The two namesakes, countrymen and pre-race favourites, Vermeersch and Vermeersch, were among several riders to briefly gain a slim advantage on laps two and three, but eight men would ultimately take the bell together with 37km to go: G Vermeersch (Alpecin-Deceuninck), F Vermeersch (Lotto-Dstny), Louvel (Arkéa-Samsic), Delaplace (Arkéa-Samsic), Velasco (Astana Qazaqstan), Fiorelli (Green Project Bardiani CSF Faizanè), Donovan (Q36.5 Pro Cycling Team), Dversnes (Uno-X).
All eight remained in the hunt until a puncture deflated Donovan’s hopes – although a gutsy, breathless pursuit brought the Englishman back to the breakaway group with 20km remaining. On the final grass section encircling Cittadella, though, the gaps that began to open couldn’t be closed – and the Vermeersch show took centre stage.
Below are the reactions of second-place finisher Gianni Vermeersch (Alpecin-Deceuninck) and Fredrik Dversnes (Uno-X), who was third.
Gianni Vermeersch (2nd): “I felt good today, but in the final 50 metres Florian was stronger. It was odd to be in a group of eight riders for probably most of the race until the last 10km. It was a strange day because actually before the race we were quite surprised the guys were there with road bikes and road tyres. We kind of didn’t expect them to be competitive in this race, but apparently they were really strong and they actually quite surprised us. There were maybe five kilometres with really rough stones and everything… And yet it worked out quite well for them, and then on the asphalt part for sure they were the strongest. So it was kind of difficult together with them because also in the finale there was still one guy from Arkéa, Delaplace, and in the last five kilometres there was a lot of asphalt. So he tried to to surprise us and attack. That was quite hard, but, yeah, in the end it was a sprint between me and Florian and he was just stronger.”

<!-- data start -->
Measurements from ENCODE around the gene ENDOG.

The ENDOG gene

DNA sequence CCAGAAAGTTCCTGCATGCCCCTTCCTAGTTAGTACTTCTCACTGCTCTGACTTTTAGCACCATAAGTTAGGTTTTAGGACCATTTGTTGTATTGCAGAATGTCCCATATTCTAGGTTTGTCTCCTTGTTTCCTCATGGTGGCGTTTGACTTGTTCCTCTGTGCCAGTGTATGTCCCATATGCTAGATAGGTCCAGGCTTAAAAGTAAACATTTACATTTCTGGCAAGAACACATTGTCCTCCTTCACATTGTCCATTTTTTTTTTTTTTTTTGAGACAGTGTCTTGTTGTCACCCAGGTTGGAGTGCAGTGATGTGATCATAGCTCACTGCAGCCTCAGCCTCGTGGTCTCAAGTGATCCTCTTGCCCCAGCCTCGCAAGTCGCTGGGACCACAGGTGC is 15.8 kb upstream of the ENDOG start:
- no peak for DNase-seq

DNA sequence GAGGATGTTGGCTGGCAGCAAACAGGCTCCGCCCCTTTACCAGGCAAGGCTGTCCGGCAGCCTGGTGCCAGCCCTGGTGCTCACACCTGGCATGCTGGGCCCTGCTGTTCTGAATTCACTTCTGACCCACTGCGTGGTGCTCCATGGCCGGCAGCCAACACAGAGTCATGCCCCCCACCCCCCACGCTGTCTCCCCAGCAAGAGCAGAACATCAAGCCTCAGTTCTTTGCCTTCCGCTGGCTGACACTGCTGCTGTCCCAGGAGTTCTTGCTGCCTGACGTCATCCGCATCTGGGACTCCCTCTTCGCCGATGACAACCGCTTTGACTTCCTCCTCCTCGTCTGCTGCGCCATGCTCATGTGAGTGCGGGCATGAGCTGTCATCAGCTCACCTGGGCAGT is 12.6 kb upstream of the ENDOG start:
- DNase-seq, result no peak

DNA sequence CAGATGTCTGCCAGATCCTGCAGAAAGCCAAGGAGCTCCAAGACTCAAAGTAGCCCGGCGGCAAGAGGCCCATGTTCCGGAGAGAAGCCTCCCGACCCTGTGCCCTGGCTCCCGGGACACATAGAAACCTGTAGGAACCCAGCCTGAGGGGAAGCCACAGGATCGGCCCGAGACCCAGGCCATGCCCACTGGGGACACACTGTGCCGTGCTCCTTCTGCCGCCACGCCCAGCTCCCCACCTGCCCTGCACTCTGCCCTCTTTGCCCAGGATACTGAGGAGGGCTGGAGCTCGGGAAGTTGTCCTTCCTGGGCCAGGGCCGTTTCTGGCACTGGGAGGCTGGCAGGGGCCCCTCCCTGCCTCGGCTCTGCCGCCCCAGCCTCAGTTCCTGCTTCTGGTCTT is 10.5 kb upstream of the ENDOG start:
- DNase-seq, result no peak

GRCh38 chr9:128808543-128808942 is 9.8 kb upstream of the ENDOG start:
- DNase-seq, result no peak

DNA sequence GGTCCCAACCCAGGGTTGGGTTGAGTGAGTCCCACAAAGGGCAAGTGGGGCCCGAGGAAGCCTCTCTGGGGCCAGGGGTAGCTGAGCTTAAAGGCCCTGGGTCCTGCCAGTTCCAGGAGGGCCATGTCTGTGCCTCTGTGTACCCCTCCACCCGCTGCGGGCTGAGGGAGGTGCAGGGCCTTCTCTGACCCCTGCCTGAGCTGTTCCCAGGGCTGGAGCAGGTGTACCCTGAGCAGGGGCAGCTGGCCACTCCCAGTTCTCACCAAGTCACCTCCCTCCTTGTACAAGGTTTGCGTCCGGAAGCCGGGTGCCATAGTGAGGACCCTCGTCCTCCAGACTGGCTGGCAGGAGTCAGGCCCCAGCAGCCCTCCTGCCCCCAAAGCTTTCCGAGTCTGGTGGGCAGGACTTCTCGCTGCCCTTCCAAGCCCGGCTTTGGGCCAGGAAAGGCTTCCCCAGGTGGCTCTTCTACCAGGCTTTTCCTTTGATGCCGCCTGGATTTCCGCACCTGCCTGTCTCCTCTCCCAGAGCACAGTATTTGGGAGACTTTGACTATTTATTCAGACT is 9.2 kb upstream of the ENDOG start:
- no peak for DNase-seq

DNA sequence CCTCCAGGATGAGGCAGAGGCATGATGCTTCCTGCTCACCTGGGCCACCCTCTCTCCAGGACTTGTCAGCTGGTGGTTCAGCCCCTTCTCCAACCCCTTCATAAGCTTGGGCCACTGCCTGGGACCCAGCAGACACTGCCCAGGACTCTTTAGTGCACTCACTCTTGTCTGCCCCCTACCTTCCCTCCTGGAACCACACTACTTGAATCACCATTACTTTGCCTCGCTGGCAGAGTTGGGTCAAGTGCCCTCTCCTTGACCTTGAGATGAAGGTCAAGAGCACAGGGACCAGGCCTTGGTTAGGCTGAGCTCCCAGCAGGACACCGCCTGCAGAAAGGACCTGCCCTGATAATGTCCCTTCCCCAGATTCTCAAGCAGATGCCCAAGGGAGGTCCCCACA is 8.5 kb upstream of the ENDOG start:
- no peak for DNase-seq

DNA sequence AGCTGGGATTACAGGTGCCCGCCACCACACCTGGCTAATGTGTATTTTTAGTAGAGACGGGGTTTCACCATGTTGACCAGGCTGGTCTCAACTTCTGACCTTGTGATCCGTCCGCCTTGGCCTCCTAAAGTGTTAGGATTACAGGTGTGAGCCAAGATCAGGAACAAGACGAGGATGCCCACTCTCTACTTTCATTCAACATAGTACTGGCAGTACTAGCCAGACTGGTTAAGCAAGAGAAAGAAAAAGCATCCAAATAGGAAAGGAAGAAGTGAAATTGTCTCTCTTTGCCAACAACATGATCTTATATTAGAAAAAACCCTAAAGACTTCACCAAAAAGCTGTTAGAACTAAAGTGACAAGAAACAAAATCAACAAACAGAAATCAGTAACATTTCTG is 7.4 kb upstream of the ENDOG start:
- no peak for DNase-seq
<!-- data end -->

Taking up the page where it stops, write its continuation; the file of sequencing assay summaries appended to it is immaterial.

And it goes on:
Fredrik Dversnes (3rd): “Well, I kind of made some mistakes in the first lap, so I was pretty far off in the start because we hadn’t done a recon of the course. So I had to chase for half a lap to get back to the front group and then it was like, ah, it’s going to be that kind of day. But guys kept getting dropped, I was coming back and finally I managed to stay in the front. I’m not the best technical rider, so I kind of struggled with the single-tracks and the gravel. But it was a very cool track – I just need to work a bit more on my technique back home. It was a really cool race, all in all. The fact that some teams were using road bikes – I also wondered about that choice at the start but it was also pretty cool by them.”
The Ride the Dreamland series continues on Saturday with the Social Ride VENEtoGO, which will see 450 amateur riders complete a 57km or 98km course through beautiful Veneto countryside, starting and finishing at the Villa Ca’ Cornaro in Romano d’Ezzelino (Vicenza).